As part of surprise checking of offices, on Tuesday Health Minister Surjit Kumar Jayani conducted a ‘raid’ at Mansa Civil Hospital and found branded medicines in abundance in government’s Jan Aushadhi Centre, while generic medicines, which are cheaper, were in limited stock only.
The store was also opening late in the morning, while being shut down by early evening, thus forcing patients to buy costly medicines from private drug stores. Even the government stores were having many costly medicines, which they are not supposed to keep.
Not only this, the otherwise clean looking hospital has no radiologist and a private doctor, who had been hired by the hospital, comes for only about 1-2 hours a day to conduct ultrasounds, x-rays etc and for the rest of the time, patients had to get these tests done from private clinics – which are in abundance within the vicinity, as they too were aware of non-availability of a radiologist in the civil hospital.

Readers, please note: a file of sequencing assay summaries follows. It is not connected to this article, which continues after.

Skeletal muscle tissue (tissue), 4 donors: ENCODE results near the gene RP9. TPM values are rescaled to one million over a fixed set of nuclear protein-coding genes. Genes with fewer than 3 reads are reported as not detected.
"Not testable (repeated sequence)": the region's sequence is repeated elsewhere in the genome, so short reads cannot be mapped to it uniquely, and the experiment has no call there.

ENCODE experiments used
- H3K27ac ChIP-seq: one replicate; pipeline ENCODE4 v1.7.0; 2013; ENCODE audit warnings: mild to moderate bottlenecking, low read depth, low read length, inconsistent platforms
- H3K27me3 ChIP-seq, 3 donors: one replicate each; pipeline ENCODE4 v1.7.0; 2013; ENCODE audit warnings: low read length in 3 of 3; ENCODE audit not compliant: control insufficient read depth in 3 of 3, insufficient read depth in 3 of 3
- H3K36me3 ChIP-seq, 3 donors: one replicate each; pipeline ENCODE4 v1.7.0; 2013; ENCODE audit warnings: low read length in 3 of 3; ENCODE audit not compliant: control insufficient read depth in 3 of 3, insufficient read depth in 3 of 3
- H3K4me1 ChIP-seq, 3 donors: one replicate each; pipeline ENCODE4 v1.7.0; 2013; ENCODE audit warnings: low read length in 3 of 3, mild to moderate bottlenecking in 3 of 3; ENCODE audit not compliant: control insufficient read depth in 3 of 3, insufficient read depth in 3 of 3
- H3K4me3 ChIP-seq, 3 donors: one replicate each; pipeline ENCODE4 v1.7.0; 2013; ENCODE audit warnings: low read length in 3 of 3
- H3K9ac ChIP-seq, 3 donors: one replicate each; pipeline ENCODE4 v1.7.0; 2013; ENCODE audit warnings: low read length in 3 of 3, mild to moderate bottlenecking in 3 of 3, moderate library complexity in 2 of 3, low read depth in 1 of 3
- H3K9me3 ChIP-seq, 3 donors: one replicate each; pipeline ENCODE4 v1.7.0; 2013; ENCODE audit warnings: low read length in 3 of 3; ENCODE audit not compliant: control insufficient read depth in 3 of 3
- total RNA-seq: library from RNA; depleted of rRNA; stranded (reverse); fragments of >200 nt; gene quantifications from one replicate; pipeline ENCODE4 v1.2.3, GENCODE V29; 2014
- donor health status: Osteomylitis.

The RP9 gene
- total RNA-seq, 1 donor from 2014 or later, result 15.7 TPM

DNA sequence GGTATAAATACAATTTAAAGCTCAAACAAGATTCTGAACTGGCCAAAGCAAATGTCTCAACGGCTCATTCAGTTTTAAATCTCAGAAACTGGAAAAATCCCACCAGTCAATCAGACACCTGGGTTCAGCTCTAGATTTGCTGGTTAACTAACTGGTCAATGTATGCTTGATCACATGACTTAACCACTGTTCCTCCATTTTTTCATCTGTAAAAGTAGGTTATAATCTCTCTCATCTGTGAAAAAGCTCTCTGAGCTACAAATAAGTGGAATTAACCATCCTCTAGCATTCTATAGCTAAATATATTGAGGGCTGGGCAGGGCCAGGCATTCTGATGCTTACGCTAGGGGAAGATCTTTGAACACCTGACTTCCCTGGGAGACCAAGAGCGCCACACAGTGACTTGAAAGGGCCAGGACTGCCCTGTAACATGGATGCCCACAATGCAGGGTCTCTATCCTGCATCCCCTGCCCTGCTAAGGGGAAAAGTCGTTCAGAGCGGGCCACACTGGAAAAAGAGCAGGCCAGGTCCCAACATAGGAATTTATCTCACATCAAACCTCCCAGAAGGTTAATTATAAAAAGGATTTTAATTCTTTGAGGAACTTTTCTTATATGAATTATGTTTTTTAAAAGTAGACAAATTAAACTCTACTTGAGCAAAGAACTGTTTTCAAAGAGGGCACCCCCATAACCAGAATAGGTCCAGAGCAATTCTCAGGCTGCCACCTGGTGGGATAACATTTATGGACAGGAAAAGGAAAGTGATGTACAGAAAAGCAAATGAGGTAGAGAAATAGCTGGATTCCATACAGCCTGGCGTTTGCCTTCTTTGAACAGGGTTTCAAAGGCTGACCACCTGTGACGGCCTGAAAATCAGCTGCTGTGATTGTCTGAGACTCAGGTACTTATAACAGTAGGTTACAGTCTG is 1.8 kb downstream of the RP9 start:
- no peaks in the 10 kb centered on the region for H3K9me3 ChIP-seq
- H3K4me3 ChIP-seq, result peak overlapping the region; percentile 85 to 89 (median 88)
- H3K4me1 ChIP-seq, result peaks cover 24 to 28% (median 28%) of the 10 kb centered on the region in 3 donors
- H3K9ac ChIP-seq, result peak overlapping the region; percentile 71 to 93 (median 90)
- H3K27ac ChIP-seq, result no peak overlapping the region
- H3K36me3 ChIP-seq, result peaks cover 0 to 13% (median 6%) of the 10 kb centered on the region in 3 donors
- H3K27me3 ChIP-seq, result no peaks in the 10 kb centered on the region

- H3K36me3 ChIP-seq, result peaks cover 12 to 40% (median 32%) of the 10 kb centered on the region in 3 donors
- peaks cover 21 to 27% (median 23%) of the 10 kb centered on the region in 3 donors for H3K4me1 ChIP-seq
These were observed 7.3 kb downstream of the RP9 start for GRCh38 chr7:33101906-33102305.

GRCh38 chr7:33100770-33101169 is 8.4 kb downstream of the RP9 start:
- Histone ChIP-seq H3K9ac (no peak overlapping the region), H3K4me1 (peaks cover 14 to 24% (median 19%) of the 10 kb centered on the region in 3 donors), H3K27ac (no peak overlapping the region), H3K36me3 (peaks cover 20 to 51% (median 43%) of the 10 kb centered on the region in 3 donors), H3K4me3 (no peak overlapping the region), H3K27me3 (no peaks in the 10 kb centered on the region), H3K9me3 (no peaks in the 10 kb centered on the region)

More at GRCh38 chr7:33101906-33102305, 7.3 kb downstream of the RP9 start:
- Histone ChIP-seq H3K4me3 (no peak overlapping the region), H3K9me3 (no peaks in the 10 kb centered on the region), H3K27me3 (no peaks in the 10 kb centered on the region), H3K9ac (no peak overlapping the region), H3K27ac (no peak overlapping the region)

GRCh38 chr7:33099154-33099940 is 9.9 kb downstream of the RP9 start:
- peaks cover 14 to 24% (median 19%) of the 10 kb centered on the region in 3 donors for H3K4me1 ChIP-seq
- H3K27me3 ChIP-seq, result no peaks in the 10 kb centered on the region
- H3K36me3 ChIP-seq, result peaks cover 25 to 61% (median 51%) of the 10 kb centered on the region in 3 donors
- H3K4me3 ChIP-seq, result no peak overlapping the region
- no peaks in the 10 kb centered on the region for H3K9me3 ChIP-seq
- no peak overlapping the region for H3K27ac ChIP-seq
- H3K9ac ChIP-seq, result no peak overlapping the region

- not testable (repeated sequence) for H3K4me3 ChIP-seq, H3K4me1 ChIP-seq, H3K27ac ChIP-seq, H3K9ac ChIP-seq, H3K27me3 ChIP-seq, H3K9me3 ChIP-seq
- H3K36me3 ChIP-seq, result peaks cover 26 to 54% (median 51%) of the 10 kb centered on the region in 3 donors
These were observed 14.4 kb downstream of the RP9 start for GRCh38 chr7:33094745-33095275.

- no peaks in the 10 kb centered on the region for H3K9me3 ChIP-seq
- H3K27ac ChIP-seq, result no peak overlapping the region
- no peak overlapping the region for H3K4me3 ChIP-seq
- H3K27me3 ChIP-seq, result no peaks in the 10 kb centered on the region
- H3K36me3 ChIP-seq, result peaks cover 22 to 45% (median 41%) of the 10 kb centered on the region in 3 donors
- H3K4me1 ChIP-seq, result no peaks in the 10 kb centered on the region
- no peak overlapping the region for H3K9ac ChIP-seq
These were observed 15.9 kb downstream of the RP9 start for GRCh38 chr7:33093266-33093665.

The minister was also aware of these problems. Jayani said that patients complained about these things, but: “We are trying hard to recruit regular radiologists, but are not getting good response from specialists to join government hospital. So such an arrangement has been made for patients for few hours.”
Jayani, however, was upset about shortage of generic medicines in Jan Aushadi Centre and he asked DC Mansa to look into the matter. The minister stated that the concept of making generic medicines available at drug stores of civil hospital was started with an aim of providing cheap medicines to poor patients.
Sources revealed that many banned drugs were also found in the drug store of civil hospital and health minister warned the senior medical officer (SMO) and drug inspector about this. He said: “Regular raids will be conducted by SMO and drug inspector and in case any anomaly is detected, the drug inspector will be directly responsible for it.”
Meanwhile, the entire staff was present in the hospital at the time of the minister’s surprise visit. However, he asked the SMO and civil surgeon to conduct regular checks to keep employees performing.